Brandon artist Tecari Shuman: ‘Colors are important to me’

BRANDON — “Colors are important to me.”
So begins Tecari Shuman’s artist statement in his catalog of paintings.
“I don’t know exactly why, but they are. It goes back to my landscaping days. I noticed that certain colors just go well together — just feel right. Working in the landscape, I became connected to nature. Through this intimate relationship, I discovered that I am nature … that we’re all nature.”
Nature has been both friend and foe to Shuman, 73. He contracted polio as a child growing up in Flushing, Queens, N.Y., and recovered, but the disease left him with spinal issues. In the early 1990s his left leg began to atrophy. Still, he spent years as a gifted and successful landscape architect, only to have the shadow of post-polio syndrome rear in 2008. The motor neurons that were affected by the disease began to fail. Shuman was diagnosed following a foot and leg reconstructive surgery. What he and his wife Ann Marie Roth didn’t know was that anesthesia like paralytics, which render the patient immobile, can also affect those post-polio motor neurons.
“They never wake up again,” Roth explained. “After that surgery, he lost 30 pounds of muscle and started failing.”
Shuman started walking with a cane, and then crutches. But he kept doing physical therapy and started to gain back his strength.
But in 2012, Shuman and Roth suffered another blow. Shuman was diagnosed with hydrocephalus, a condition where the cerebral fluid does not drain properly and pressure builds, affecting brain function. There is no cure, and the fluid can only be removed surgically.
In 2005, the couple took the advice of a doctor and moved from Monkton to New Mexico, a warmer and drier climate that was supposed to be better for Shuman’s chronic pain.
“I was ready to come back after the first year,” Shuman said. “The sun is so intense, I’d go out and I’d wilt.”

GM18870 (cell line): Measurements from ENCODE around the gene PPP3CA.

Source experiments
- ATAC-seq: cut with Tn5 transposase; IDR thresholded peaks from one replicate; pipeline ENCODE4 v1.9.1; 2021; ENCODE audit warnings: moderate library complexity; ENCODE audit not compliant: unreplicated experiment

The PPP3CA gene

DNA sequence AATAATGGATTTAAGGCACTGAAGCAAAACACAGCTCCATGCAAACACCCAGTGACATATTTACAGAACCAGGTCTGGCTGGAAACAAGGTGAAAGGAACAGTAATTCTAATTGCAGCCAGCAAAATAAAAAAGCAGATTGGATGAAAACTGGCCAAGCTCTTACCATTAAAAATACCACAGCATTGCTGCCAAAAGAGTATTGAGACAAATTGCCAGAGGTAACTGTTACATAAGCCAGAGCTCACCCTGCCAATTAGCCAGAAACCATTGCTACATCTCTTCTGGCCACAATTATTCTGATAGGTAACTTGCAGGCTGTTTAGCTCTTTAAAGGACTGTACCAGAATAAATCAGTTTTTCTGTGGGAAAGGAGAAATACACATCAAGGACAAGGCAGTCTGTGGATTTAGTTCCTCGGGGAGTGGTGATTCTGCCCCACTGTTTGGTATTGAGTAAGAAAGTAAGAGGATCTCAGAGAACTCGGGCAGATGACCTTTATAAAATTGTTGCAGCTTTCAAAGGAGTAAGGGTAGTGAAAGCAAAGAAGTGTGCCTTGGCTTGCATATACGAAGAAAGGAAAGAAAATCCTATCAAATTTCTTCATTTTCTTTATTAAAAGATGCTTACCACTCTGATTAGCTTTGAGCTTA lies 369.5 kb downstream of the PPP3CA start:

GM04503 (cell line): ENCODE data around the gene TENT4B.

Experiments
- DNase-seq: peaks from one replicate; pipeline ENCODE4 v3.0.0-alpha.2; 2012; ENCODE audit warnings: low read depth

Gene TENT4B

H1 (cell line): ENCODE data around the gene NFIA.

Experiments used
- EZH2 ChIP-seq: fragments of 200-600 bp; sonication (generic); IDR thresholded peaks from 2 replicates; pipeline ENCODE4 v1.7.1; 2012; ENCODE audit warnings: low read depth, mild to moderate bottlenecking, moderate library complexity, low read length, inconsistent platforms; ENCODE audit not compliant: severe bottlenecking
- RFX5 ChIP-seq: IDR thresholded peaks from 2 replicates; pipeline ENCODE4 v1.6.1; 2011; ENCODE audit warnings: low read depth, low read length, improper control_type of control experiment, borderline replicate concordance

“It was so debilitating,” Roth added. “It was worse than the winters here.”
With the hydrocephalus diagnosis in 2012, they decided to return to Vermont, and to hear Roth tell it, fate chose Brandon for them.
“We weren’t sure where we wanted to go,” she said. “Maybe a little south of Monkton. Then one day, Brandon just popped into my head.”
Roth said they would often pass through town driving from Monkton to Connecticut to visit her parents.
“It was the energy and the people,” she said. “It so obvious that this was the place.”
They currently rent a blue Victorian on Park Street, formerly owned and renovated by Maria Ammatuna. And, not long after they moved to Brandon, Shuman discovered his afternoon “coffee guys.”
The group of 10 local older men meets for coffee, discussion and good-natured ribbing every afternoon at 2:30 p.m. at Gourmet Provence in downtown Brandon (pictured, right).
“He’s been meeting with them for six years,” Roth said. “George Wetmore and Charlie Jakiela would pass by walking in the morning and invite him to come along. The group has done so much. They make it possible for him to go to coffee.”
But Shuman’s medical troubles were not over. In 2016, he was diagnosed with Parkinson’s Disease, a progressive disease of the nervous system marked by tremors, loss of muscle control and balance.
Now using a motorized scooter to get around, Shuman motors to Gourmet from his Park Street home and meets with his friends. His motor skills have declined, and he has memory issues and speaks very little, but he counts on those coffee meetings.
Wayne Rausenberger is in the coffee group and built a ramp for Shuman on the front of his house. Jack Fillioe built a platform for Shuman’s scooter near the gardens behind the house. On the days Shuman isn’t up to making the trip to coffee, Blaine Cliver comes up the street and visits him at the house.
Still, the ongoing medical issues and chronic pain were taking their toll on Shuman’s mental health, and he became more and more withdrawn.
Robert Black, a local architect and director of the Carving Studio in West Rutland, is also part of the coffee group. A great believer in the power of art, Black came to Shuman’s house one day in April 2017 armed with painting supplies.
“He said, ‘We are going to paint today,’” Shuman recalled. “And he sat down with me and we painted. He’s a very positive person, and it was contagious.”